Barnes shows up in three of our Registers. Twice in this one, twice in the Davis-Monthan Register, Tucson, AZ and five times in the Clover Field Register, Santa Monica, CA. She flew four different aircraft to these landings, including the Travel Air NC6477, Monocoupe NC194K, her Mystery R, and the Travel Air NC4419.

This last Travel Air she flew into Mexico and back with two passengers. They and the airplane were documented on the following U.S. Immigration form dated December 10, 1930. This timing falls between November 24, 1928 and March 8, 1931, the period Pancho owned and flew the airplane.

U.S. Immigration Form, December 10, 1930, Pancho Barnes, Passengers and Travel Air NC4419 (Source: ancestry.com)
U.S. Immigration Form, December 10, 1930, Pancho Barnes, Passengers and Travel Air NC4419 (Source: ancestry.com)

She and her young friends, Brick Scroogs and John Peaches, probably had spent some time over Holiday Cheer in Agua Caliente, Mexico, a favorite, just-over-the-border watering hole for Americans of all ages who thirsted during Prohibition. Prohibition was the law of the land from 1919 until terminated by the 18th Amendment in December, 1933. Whether her husband knew of this and other probable trips is unknown. Later, in the 1940s, Pancho opened a watering hole of her own, the famous "Happy Bottom Riding Club."

Two books of interest are in our REFERENCES section at the links of Kessler and Schultz. These biographical works provide insight into Pancho's manner, her way of life, the "Happy Bottom Riding Club" and her circle of friends. She was a part of most of the California aviation scene during the late 1920s into the 1930s. She raced, set records, made Hollywood movies and had fun in and out of airplanes.

Pancho was born into wealth July 29, 1901. She led a good life, in and out of airplanes, spending through her fortune while doing so. She died March 29, 1975 at Boron, CA amidst tragic poverty. She was cremated and her son Bill scattered her ashes out of an airplane over her ranch. She flew with Transport certificate T4668. FindaGrave at the link exhibits photographs and the following biographical sketch.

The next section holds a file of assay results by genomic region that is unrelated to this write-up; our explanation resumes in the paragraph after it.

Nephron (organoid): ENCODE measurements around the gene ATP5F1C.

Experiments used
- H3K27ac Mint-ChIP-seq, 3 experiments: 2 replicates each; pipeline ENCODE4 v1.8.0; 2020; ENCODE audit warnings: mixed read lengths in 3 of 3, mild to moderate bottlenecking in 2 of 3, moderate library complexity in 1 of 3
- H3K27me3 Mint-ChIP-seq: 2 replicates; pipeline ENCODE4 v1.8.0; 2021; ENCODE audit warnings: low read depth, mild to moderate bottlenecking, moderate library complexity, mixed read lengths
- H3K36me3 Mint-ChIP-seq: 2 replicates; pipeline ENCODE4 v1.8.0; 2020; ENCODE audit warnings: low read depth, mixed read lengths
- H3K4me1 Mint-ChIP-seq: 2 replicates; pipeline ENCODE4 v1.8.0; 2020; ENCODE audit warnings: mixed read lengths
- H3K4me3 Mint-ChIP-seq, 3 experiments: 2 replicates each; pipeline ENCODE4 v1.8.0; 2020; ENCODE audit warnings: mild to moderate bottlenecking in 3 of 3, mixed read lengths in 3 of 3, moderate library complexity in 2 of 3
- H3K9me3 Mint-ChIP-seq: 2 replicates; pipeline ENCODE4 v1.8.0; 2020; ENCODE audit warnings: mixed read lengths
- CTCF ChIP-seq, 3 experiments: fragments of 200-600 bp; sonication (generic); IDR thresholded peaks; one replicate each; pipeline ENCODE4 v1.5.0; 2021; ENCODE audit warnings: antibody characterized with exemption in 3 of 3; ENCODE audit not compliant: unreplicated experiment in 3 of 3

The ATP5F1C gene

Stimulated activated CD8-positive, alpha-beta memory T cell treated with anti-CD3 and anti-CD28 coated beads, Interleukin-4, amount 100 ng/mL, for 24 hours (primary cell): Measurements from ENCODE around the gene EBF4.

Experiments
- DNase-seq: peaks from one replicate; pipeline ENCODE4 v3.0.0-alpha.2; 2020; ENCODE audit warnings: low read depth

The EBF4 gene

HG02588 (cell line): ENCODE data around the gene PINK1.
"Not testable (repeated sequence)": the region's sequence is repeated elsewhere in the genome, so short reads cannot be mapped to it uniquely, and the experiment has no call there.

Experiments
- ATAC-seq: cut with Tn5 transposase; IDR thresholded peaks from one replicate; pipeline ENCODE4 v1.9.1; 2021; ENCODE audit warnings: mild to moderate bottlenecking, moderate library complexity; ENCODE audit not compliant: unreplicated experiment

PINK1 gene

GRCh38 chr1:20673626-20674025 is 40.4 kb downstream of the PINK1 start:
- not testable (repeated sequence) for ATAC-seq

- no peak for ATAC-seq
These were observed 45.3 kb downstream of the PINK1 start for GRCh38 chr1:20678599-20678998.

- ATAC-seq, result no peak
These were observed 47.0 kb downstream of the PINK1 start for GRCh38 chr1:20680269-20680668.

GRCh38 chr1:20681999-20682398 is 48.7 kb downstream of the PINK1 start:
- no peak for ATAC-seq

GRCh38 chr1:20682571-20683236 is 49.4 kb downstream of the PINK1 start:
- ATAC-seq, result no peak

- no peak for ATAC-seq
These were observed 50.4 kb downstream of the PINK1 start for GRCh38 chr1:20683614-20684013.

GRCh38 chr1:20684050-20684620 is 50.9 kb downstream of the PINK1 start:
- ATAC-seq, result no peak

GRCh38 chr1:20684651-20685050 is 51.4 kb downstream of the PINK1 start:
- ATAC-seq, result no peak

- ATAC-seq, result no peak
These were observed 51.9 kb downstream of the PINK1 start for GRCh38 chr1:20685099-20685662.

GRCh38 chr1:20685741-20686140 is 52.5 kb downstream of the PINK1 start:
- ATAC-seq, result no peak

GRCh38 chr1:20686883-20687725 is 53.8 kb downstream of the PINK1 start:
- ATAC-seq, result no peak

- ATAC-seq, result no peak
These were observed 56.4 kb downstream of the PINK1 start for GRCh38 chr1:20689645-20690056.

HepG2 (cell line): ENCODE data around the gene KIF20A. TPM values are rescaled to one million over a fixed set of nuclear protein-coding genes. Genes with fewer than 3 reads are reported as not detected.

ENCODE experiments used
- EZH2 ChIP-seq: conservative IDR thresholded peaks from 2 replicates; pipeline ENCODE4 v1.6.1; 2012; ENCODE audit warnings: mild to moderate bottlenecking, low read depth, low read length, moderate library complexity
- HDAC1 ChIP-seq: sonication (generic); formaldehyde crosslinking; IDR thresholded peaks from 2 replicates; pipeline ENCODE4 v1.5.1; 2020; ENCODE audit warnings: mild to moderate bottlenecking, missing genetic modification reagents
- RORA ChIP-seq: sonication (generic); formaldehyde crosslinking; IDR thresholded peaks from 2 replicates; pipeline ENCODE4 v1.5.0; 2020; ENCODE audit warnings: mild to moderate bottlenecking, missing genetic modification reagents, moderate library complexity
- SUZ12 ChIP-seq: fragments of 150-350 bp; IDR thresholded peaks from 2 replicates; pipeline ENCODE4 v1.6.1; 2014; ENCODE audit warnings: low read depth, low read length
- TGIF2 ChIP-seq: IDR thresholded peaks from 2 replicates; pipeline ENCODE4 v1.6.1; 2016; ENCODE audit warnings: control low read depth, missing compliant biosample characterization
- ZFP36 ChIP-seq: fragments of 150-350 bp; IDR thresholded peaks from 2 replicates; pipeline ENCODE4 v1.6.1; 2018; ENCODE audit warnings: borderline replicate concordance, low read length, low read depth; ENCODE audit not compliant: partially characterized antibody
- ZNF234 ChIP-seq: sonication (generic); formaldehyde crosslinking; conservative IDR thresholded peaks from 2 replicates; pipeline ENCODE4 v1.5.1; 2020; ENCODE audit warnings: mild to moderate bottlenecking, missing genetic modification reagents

Aviation Pioneer. Born in San Marino, California, into the prominent Lowe family. Her grandfather, family scion Thaddeus Lowe, was appointed Chief Aeronaut of the Union Army Balloon Corps by President Lincoln during the Civil War and is considered the founding father of the United States Air Force. Under his tutelage, Barnes at an early age learnt horseback riding, camping and hunting along with the more genteel pursuits of dancing and needlework befitting a budding society lady. Despite her marriage in 1919 to Reverend C. Rankin Barnes, Florence eschewed the social strictures of her era to become a pioneer of women's aviation. Florence gained the moniker Pancho, a conflation of the name of Cervantes' character Sancho Panza, during an improbable stint as a gun-runner for Mexican revolutionaries. In 1930 Barnes broke Amelia Earhart's women's speed record in her "Mystery Ship," a Travel Air Model R sponsored by the Union Oil Company. After her marriage to the Reverend Barnes ended in divorce, Pancho founded the Happy Bottom Riding Club, a dude ranch and restaurant serving the test pilots from the adjacent Edwards Airforce Base in Southern California. It was in this role that she was immortalized in Tom Wolfe's The Right Stuff. She died at home in Cantil [sic], California.